Specific popular metrics used for indicating/improving the safety of ADS such as 1) miles driven, 2) total number of near-collision incidents/disengagements, 3) simulation, and 4) scenario-based approaches have severe drawbacks (Shalev-Shwartz et al., 2017). To address the drawbacks, Shalev-Shwartz et al. (2017) have described several metrics or indicators to ascertain the safety of an ADS. They are 1) safe longitudinal distance, 2) safe lateral distance, 3) longitudinal danger threshold, and 4) lateral danger threshold. Safe longitudinal distance is the longitudinal separation necessary between an EV and an obstacle to stop the EV without collisions. Safe longitudinal distance is described for the case of 1) EV following another vehicle (traveling in the same direction) and 2) when EV and obstacle are moving toward each other (traveling in opposite directions). Safe lateral distance is the lateral separation necessary to ascertain no lateral collision. When the prevailing separation between the EV and an obstacle is smaller than the safe distance, the situation is considered dangerous. The time instant at which lateral safety is compromised is called lateral danger threshold (similar is the case for longitudinal danger threshold). Using these metrics, proper responses in lateral and longitudinal directions are described in terms of permissible lateral and longitudinal accelerations to ensure safety. Proper responses for routes of different geometry and operational domains are also explained. The three distance measures used are (Shalev-Shwartz et al., 2017; Volk et al., 2020):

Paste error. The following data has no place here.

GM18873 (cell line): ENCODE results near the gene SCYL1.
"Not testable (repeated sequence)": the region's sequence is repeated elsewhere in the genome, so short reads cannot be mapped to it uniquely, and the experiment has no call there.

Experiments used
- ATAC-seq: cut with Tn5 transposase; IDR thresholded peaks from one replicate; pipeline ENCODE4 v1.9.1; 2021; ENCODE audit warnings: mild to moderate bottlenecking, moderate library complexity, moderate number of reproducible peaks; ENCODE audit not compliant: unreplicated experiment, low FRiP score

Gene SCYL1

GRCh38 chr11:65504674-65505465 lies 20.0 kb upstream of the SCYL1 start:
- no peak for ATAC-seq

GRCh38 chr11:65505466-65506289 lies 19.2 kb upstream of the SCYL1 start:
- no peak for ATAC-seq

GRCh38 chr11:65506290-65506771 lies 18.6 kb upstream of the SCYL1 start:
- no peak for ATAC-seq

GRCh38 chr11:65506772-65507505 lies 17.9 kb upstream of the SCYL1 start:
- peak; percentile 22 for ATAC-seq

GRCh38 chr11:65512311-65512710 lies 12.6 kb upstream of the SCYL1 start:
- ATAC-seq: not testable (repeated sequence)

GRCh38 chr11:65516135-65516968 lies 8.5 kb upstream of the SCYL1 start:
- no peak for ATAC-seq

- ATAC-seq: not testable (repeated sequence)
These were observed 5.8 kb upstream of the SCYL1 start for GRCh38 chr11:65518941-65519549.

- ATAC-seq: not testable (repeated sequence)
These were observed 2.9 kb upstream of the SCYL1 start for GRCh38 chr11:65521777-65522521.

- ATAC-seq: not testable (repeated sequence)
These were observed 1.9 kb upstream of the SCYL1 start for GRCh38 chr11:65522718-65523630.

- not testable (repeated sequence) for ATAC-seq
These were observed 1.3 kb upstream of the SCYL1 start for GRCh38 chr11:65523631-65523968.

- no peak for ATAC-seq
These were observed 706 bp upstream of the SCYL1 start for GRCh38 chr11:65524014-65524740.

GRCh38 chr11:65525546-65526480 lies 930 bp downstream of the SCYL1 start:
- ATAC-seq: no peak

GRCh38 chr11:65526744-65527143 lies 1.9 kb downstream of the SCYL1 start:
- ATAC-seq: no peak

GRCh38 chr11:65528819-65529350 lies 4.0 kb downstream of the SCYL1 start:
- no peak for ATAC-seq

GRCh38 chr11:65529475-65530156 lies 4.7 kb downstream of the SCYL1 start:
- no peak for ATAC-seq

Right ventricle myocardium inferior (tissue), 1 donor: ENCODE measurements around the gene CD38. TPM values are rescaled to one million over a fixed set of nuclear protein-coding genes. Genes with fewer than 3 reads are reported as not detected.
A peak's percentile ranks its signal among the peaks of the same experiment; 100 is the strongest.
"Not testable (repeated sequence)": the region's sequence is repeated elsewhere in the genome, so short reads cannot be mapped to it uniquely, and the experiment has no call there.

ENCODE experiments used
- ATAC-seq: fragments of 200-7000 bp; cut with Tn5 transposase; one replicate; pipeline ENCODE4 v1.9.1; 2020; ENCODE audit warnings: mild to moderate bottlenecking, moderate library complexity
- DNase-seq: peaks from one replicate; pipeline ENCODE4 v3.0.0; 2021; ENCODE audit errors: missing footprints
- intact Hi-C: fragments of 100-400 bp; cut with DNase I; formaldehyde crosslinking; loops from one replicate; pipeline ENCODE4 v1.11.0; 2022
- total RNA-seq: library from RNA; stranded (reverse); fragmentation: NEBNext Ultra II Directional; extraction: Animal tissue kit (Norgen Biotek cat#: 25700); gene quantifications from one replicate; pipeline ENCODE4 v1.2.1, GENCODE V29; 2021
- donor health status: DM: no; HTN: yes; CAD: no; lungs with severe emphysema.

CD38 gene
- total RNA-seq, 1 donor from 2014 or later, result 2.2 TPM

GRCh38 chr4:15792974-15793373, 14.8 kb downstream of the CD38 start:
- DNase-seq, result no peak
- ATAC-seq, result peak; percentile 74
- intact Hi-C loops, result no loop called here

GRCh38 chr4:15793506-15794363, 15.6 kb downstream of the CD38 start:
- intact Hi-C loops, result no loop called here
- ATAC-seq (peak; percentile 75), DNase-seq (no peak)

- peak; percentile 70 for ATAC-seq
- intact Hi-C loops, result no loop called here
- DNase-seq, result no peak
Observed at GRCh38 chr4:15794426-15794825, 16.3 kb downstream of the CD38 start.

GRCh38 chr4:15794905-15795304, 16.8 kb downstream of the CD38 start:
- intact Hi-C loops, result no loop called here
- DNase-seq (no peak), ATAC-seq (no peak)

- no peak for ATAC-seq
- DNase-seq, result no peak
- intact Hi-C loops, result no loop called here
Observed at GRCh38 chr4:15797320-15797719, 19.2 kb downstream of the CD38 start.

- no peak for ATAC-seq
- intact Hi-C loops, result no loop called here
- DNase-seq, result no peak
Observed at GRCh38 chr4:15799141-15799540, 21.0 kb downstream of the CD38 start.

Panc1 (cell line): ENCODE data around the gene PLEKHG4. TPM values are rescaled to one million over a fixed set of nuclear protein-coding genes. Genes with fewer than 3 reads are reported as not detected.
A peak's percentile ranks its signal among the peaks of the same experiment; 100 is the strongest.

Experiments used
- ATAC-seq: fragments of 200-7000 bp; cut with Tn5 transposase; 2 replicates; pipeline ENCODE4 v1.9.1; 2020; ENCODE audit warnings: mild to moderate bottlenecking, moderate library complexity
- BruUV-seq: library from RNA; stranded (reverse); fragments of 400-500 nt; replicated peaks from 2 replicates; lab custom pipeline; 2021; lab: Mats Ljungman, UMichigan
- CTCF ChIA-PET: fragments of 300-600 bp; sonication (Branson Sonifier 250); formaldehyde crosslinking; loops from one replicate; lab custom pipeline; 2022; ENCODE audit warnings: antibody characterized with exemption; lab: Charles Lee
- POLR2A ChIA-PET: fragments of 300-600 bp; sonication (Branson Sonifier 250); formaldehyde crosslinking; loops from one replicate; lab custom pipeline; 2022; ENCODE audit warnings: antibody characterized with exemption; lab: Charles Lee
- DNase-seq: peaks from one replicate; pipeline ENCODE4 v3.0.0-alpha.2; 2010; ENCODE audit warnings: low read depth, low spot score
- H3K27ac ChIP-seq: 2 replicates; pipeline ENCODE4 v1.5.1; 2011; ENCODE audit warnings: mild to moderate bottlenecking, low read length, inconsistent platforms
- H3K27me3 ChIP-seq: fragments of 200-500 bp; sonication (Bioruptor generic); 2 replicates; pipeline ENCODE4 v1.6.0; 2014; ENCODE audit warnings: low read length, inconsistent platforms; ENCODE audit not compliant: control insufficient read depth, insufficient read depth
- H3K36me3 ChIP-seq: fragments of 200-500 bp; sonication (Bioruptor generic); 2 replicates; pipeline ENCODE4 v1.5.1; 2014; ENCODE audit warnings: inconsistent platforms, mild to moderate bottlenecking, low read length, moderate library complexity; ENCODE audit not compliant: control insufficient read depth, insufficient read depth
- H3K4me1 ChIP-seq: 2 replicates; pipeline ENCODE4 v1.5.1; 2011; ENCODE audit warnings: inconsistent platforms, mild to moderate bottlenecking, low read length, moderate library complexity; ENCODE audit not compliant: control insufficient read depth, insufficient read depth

dminlong, same=max(0, [vrt+0.5×aAccMaxlong×t2+(vr+aAccMaxlong×t)22aDecMinlongvf22aDecMaxlong])(18)
dminlong, opp=t(2v1long+aAccMaxlong×t)2+(v1long+aAccMaxlong×t)22aDecMin,correct+t(2|v2long|+aAccMaxlong×t)2+(v2long+aAccMax×t)22aDecMin(19)


dminlong, same is the safe longitudinal distance between the EV and an obstacle when they are traveling in the same direction;

dminlong, opp is the safe longitudinal distance between the EV and an obstacle when they are traveling in opposite directions;

dminlat is the safe lateral distance between the EV and an obstacle;

vr and vf are the longitudinal velocities of rear and front vehicles, respectively;

vi is the speed of vehicle i;

aAccMaxindicates the maximum acceleration;

aDecMax and aDecMin respectively indicate the maximum and minimum deceleration;

Superscripts long and lat indicate the longitudinal and lateral directions, respectively;

t is the step size;

Proper responses for different scenarios are described. However, there are some limitations as the scenario description cannot be exhaustive. Koopman et al. (2019) have identified edge cases or scenarios that cannot be addressed by the RSS approach presented by Shalev-Shwartz et al. (2017). For example, as per dminlong, same, the following vehicle with a better braking efficiency can be “ahead” of the leader. Parameters such as slope of the road, road curvature, and contact friction that affect the minimum separation are spatio-dynamic and not comprehensively considered (Koopman et al., 2019). One of the major limitations of scenario-based approaches is the assumption of deterministic motion of the other traffic entities. When human drivers are involved, their responses and the consequent motions would be stochastic (Phillips et al., 2017; Xin et al., 2018; Berntorp et al., 2019).